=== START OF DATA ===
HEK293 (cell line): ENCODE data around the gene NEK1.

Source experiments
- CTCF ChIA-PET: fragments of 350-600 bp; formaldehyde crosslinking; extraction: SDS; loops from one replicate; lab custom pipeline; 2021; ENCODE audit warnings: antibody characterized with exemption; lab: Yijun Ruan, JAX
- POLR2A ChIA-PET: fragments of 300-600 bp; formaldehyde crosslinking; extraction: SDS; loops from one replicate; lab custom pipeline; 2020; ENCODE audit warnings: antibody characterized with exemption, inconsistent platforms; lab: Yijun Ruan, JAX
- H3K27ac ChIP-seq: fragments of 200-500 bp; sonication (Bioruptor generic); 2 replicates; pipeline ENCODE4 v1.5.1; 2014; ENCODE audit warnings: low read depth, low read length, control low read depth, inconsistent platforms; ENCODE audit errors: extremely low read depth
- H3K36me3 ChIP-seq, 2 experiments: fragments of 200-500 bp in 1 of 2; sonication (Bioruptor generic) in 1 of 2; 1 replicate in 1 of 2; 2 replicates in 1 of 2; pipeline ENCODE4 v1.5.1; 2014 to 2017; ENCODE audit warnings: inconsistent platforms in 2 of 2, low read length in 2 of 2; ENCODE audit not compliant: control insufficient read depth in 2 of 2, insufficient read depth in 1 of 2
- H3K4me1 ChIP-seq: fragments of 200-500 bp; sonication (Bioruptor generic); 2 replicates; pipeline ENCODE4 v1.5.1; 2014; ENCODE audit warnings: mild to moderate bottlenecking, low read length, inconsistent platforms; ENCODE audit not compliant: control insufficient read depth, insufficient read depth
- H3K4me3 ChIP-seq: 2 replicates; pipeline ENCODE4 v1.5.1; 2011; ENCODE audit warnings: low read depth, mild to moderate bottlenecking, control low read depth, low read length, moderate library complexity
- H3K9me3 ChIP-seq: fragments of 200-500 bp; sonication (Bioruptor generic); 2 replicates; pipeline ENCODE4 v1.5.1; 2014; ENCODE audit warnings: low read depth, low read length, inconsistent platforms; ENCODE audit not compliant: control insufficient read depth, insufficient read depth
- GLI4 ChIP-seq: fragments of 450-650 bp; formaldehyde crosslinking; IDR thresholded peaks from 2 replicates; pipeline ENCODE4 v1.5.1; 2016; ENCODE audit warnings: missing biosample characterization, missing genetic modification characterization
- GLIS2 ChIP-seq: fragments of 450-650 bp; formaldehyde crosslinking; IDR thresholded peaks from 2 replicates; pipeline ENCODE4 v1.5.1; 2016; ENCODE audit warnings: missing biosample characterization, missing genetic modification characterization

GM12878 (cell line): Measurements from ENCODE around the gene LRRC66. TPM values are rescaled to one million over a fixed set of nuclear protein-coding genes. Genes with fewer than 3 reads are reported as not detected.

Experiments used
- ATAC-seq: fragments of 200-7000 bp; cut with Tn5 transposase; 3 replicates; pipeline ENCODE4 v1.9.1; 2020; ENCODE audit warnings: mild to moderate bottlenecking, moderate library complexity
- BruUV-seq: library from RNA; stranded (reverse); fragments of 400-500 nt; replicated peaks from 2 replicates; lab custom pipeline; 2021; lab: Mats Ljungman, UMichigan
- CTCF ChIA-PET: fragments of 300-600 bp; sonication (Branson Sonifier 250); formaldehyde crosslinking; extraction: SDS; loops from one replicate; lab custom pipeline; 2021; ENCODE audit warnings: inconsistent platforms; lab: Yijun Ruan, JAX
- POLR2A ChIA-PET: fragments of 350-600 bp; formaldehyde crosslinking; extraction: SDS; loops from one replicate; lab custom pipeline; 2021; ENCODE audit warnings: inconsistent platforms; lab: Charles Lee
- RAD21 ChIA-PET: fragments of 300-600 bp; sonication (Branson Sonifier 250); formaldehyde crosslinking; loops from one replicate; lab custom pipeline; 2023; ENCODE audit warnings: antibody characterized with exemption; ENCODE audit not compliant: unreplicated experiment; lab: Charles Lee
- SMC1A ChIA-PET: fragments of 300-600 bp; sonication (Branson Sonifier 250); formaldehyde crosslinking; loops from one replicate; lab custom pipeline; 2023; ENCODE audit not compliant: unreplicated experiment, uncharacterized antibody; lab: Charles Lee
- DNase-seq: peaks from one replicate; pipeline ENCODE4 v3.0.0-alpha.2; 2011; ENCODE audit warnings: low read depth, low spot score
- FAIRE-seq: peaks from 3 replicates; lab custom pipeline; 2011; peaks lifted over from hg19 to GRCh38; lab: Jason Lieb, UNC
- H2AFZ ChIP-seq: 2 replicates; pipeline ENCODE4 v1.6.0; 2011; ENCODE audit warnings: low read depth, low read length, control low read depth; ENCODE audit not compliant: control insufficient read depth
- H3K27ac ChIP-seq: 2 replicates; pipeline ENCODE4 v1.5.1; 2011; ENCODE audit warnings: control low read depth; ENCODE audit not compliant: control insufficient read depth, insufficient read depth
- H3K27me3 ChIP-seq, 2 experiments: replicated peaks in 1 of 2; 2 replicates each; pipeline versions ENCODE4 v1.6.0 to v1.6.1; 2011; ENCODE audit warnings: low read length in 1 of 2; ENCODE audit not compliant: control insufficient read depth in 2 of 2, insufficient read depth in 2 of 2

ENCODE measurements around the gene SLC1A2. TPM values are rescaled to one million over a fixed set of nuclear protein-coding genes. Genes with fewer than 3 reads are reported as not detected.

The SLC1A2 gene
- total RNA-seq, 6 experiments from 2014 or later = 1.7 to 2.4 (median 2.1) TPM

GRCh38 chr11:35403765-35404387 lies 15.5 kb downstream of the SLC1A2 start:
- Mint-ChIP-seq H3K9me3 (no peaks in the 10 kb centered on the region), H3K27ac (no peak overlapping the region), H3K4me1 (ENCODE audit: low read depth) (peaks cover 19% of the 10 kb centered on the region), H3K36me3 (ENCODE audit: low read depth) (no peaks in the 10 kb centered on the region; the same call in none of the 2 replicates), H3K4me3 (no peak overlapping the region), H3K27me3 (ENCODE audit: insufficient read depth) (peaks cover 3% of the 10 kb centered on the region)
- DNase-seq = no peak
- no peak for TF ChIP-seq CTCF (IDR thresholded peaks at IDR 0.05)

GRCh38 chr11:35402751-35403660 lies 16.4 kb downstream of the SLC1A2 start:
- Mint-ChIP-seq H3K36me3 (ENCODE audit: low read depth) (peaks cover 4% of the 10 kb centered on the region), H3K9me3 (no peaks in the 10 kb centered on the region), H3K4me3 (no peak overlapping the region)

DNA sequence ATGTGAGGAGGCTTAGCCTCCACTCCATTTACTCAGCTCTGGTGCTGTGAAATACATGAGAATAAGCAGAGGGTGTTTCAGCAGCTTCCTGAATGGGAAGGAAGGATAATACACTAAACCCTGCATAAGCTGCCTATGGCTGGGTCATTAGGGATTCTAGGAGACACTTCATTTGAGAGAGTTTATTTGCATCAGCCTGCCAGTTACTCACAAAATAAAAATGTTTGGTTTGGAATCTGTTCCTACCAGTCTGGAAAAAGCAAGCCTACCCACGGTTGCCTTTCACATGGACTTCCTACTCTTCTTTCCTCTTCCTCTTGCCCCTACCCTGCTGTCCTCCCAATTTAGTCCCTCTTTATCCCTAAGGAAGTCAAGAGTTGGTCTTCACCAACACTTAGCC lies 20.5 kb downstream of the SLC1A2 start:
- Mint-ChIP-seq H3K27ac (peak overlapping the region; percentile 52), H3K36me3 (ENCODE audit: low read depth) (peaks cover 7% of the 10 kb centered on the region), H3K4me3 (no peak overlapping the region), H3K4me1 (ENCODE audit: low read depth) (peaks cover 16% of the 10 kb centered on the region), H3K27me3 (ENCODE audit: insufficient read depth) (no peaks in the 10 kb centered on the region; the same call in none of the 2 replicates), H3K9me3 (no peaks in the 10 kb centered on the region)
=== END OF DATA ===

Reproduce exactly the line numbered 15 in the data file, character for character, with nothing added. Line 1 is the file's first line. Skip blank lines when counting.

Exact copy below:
- BruUV-seq: library from RNA; stranded (reverse); fragments of 400-500 nt; replicated peaks from 2 replicates; lab custom pipeline; 2021; lab: Mats Ljungman, UMichigan